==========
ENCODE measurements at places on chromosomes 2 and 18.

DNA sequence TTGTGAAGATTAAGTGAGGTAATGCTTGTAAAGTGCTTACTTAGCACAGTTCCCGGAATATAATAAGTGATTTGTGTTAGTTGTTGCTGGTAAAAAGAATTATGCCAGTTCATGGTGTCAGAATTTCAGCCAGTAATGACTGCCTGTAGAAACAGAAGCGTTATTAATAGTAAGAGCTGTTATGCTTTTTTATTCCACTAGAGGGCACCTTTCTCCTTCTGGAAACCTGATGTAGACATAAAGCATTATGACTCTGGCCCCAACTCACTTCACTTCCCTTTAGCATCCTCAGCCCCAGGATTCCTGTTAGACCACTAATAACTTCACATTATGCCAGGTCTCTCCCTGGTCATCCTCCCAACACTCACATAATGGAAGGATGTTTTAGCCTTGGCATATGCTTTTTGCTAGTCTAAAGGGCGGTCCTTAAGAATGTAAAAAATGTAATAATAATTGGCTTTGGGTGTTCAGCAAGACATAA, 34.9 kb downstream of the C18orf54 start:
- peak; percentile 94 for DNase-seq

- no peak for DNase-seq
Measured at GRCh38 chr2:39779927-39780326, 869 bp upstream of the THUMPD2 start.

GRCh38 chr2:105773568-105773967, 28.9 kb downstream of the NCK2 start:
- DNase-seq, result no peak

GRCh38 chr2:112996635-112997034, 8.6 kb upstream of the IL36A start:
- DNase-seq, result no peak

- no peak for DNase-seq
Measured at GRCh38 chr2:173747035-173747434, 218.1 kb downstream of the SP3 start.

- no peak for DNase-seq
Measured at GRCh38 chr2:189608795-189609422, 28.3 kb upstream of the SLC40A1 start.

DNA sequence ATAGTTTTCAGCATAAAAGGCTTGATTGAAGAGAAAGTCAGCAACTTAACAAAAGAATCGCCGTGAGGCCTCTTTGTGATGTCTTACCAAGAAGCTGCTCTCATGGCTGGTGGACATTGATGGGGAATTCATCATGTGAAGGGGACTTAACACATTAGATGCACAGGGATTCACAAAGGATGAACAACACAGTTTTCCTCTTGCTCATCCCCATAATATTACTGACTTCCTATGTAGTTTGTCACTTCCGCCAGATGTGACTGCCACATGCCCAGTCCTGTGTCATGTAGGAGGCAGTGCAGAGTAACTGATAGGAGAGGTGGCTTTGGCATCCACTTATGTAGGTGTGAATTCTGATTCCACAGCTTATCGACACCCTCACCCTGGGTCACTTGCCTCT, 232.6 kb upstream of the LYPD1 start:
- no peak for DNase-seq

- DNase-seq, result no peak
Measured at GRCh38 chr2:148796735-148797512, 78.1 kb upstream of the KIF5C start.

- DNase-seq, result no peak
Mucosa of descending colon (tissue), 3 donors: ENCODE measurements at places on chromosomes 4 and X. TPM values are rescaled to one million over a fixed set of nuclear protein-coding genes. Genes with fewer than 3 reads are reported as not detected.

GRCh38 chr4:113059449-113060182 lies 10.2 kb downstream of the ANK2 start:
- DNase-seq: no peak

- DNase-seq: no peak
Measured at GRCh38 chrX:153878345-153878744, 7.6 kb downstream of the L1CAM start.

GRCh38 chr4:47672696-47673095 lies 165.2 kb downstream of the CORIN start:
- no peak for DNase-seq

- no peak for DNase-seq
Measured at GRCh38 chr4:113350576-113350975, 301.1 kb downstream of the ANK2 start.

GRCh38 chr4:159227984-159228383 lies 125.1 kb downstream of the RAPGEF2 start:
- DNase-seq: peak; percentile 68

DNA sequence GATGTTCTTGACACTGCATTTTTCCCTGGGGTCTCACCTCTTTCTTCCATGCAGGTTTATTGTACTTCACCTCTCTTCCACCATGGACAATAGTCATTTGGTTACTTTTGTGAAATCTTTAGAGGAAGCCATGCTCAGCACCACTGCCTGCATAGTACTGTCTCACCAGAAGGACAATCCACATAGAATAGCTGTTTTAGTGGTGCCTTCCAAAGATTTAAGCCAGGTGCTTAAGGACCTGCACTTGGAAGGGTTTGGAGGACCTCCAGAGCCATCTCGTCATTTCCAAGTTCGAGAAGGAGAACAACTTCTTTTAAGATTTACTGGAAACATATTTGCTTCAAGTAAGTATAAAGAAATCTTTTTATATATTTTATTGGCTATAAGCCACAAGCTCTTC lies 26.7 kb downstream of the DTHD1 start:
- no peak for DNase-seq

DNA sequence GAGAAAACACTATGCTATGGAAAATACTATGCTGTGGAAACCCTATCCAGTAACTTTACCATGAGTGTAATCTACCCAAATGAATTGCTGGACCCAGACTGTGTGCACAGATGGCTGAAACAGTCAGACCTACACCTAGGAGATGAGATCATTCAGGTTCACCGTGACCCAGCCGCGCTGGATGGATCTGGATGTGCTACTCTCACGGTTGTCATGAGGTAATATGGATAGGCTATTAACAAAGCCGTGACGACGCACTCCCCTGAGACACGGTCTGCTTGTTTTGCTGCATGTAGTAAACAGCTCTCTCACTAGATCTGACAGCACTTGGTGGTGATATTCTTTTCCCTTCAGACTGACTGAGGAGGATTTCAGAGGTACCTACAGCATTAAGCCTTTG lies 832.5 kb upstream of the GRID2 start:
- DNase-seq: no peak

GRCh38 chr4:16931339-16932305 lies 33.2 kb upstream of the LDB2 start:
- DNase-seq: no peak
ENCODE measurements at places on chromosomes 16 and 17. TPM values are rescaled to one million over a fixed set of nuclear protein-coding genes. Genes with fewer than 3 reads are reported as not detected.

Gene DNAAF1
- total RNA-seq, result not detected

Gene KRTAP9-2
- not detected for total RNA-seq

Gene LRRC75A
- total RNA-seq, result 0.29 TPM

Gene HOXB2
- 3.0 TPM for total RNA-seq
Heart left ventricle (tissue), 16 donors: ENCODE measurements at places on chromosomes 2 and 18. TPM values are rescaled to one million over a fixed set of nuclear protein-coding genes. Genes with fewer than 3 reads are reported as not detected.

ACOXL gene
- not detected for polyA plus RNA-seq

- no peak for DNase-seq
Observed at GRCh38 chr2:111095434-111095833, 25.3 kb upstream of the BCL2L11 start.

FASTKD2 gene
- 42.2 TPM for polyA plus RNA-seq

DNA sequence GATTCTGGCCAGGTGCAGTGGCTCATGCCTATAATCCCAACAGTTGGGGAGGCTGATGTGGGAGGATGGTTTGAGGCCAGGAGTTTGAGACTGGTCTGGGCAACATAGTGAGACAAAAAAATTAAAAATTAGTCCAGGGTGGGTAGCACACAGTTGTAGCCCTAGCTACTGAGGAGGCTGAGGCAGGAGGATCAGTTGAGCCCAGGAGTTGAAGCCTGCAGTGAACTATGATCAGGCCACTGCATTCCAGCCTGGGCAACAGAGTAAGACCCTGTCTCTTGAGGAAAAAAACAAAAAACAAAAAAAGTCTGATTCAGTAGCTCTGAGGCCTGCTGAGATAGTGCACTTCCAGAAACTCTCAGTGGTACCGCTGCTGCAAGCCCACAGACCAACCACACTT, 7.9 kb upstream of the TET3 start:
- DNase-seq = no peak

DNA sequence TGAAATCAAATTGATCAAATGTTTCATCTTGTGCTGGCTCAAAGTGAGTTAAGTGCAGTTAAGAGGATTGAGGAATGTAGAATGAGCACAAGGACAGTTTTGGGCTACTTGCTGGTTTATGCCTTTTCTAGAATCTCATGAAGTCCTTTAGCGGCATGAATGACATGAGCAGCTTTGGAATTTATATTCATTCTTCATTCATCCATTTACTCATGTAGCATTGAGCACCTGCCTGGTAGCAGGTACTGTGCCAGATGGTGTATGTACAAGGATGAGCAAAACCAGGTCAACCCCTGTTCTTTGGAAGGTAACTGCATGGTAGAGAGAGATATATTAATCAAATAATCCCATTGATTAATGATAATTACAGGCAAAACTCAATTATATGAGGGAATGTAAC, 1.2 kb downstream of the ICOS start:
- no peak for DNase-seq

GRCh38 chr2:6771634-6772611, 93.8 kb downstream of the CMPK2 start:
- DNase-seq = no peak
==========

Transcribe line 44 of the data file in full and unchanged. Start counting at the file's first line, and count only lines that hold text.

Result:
- 3.0 TPM for total RNA-seq